What is a 'Retention Bonus'

A retention bonus is a payment or reward outside of an employee's regular salary that is offered as an incentive to keep a key employee on the job during a particularly crucial business cycle, such as a merger or acquisition, or during a crucial production period. In recent years, retention bonuses have become increasingly popular as corporate poaching has increased.

BREAKING DOWN 'Retention Bonus'

When an organization is going through a disruptive period of organizational change, it offers financial incentives to senior executives and key employees to persuade them to stay with the company until it becomes stable. The financial incentive is referred to as a retention bonus. During a merger, restructure, or reorganization, a company will attempt to retain its best employees to make certain that it has enough people working in the company during the challenging times. For example, a business that is shutting down a department or project will offer retention bonuses to its best performers to ensure that it has the much-needed employees to see the project through to the end.

In a booming economy in which employees are being offered and sold attractive job benefits from other companies, the probability of a business losing its valuable employees to competitors is high. With the corporate landscape changing almost daily and a liquid labor market allowing workers to move from job to job more easily, retention bonuses have provided a great way for companies to keep key employees. In addition, employees who have obtained new skills or completed a training that is vital to the operations of a business may be offered retention bonuses to ensure that they do not take their skills elsewhere.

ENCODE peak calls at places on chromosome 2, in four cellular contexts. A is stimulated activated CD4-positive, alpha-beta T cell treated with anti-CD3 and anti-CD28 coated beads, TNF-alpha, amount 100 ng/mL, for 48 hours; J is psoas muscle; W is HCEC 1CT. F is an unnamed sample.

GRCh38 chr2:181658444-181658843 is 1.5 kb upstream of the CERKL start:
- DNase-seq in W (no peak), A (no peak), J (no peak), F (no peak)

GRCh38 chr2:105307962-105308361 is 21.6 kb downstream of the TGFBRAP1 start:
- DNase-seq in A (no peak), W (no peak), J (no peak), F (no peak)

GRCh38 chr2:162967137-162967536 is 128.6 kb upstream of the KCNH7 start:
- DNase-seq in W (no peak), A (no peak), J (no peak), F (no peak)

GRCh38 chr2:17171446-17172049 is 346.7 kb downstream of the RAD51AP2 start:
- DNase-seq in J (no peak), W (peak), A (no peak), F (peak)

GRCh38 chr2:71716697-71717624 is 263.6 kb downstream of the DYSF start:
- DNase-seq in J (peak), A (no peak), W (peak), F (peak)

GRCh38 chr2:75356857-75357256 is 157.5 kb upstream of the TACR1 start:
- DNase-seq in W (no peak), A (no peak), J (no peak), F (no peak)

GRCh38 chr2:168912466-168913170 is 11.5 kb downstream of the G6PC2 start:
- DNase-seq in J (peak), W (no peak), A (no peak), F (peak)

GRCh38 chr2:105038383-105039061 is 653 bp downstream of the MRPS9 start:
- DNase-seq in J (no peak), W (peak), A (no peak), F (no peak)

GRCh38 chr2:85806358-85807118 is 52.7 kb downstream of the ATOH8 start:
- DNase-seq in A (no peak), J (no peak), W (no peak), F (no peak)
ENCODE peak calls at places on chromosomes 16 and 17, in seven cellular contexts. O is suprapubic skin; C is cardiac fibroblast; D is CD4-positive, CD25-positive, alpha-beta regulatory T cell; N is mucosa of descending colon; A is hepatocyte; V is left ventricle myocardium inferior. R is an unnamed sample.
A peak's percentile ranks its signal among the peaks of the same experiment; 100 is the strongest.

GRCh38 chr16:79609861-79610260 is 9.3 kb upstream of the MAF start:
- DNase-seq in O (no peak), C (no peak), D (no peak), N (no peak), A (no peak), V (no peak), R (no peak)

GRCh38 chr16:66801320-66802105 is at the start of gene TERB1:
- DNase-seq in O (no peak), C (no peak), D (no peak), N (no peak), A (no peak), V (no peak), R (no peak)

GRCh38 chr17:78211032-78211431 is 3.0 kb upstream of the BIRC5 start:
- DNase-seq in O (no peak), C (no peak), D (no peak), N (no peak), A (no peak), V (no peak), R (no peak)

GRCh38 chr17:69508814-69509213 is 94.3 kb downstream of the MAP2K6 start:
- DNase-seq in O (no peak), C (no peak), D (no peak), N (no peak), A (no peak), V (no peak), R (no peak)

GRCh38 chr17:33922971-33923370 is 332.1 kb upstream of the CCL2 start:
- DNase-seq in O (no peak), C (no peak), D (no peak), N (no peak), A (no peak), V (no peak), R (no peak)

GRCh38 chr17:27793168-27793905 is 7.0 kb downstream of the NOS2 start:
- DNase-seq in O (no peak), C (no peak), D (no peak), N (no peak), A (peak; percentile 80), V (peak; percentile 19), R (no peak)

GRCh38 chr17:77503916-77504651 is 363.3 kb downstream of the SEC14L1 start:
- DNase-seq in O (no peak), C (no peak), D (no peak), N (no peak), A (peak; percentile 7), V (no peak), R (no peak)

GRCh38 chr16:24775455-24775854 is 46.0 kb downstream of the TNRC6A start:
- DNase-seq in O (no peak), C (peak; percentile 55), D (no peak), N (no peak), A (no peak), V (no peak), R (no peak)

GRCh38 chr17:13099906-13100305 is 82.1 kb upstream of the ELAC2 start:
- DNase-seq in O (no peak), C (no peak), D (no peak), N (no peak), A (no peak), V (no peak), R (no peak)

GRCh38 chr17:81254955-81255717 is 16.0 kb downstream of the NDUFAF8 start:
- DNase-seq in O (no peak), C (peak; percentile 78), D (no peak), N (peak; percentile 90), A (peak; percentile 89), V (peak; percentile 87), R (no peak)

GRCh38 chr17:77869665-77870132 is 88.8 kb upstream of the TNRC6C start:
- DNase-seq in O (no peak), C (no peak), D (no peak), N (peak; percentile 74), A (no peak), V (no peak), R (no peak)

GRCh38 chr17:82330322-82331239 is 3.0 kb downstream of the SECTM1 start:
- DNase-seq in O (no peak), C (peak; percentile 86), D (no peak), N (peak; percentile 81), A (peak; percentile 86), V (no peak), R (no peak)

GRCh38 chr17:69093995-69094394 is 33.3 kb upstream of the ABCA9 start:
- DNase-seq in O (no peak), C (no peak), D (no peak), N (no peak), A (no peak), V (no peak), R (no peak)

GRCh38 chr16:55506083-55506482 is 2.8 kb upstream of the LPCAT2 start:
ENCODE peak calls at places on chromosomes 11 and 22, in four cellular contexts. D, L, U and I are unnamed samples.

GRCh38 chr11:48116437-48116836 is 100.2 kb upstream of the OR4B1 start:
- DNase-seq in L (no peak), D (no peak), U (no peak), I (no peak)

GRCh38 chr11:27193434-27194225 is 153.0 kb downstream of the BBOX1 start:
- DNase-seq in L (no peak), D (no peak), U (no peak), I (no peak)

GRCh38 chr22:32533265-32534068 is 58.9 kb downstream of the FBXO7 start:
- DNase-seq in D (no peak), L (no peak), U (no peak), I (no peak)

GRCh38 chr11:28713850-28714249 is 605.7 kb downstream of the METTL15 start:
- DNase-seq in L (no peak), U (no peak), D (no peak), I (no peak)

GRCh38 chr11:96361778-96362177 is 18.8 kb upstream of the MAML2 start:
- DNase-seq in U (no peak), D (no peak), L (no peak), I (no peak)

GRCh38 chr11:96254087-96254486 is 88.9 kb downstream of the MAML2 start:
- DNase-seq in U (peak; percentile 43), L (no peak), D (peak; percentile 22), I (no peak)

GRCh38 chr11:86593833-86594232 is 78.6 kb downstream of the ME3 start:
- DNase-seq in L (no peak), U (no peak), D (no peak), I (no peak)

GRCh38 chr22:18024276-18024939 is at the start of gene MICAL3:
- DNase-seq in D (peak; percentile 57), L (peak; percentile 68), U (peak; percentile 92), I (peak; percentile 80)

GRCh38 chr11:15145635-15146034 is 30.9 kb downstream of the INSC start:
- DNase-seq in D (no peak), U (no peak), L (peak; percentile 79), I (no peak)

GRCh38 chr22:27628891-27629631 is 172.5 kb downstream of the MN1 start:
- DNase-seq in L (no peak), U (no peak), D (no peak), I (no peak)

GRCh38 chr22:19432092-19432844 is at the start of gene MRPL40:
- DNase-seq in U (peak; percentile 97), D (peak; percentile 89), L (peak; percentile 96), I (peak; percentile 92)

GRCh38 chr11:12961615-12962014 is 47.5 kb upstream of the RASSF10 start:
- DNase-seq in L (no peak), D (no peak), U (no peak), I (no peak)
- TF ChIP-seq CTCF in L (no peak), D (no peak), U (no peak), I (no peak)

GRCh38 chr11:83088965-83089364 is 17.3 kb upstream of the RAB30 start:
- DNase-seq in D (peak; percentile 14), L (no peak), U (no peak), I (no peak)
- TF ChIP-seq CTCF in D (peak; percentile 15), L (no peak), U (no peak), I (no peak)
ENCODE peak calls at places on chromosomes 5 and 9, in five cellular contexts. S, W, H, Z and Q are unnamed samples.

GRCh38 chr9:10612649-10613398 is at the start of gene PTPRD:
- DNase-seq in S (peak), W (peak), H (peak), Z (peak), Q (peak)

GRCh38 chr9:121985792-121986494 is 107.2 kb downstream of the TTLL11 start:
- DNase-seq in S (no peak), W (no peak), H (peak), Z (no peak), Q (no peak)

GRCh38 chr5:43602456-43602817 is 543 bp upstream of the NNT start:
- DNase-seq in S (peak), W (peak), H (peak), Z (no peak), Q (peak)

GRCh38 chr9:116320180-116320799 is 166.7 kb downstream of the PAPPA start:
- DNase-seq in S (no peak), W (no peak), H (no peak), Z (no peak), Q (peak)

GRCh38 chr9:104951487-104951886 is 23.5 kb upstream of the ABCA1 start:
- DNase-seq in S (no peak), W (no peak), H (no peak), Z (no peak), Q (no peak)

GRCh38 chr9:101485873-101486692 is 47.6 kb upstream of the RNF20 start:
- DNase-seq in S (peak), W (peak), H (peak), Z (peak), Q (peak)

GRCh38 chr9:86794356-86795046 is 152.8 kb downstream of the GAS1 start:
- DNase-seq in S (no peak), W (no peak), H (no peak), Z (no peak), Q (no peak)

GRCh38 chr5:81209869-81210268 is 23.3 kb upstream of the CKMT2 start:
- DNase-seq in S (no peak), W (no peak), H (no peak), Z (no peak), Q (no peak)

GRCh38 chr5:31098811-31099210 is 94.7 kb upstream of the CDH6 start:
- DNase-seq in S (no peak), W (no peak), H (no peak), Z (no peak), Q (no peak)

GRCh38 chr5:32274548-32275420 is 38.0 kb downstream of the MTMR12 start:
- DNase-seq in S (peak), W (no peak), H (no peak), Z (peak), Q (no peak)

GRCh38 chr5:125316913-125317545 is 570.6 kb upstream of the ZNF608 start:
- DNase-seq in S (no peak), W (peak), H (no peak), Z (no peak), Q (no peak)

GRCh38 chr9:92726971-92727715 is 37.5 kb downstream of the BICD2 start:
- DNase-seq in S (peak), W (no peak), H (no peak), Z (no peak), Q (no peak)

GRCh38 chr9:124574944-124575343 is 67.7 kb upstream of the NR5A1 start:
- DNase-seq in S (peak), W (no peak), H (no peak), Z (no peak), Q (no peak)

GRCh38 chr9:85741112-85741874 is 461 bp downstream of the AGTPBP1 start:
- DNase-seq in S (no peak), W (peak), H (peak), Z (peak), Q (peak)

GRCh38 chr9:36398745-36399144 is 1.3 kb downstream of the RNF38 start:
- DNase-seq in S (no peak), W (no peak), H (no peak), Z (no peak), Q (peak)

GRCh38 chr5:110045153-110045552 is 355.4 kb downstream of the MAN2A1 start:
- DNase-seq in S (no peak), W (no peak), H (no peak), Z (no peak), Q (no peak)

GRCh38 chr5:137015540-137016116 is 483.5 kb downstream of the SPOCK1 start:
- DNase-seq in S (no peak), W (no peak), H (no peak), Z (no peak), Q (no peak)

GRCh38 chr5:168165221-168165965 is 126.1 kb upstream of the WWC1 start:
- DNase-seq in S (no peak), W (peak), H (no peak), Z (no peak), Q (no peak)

A retention bonus is typically a one-time payment made to an employee. Companies usually prefer to offer a retention bonus instead of salary increase because they may not have the necessary finances in place to commit to a permanent salary raise. Depending on the company, the value of an employee’s retention bonus may be tied to the employee’s length of service with the firm. The bonus is paid at the end of a period as either a percentage of the employee’s current salary or a lump sum of money. For example, if a project will take 12 months to be completely shut down, the employee retention bonus will be paid after 15 months to ensure that the employee stays for the remaining life of the project.

The IRS treats all bonuses, including retention bonuses, as supplemental wages. Supplemental wage is defined simply as compensation paid in addition to the employee’s regular wages. Taxes are usually applied to a retention bonus using either the aggregate method or the percentage method. Under the percentage method, bonuses are separated from the employee’s salary and taxed a flat rate of 25% directly. If the bonus amount is over $1 million, then it will be taxed 39.6%. If an employee receives $1.2 million as a retention bonus, $200,000 will be taxed at 39.6%, and $1 million will be taxed the regular 25% rate. The aggregate method is used when the employer withholds tax by combining the retention bonus with the employee’s regular salary into a single payment. The tax rate used is found in the withholding table, which is based on information submitted in the employee’s IRS W-4 Form.

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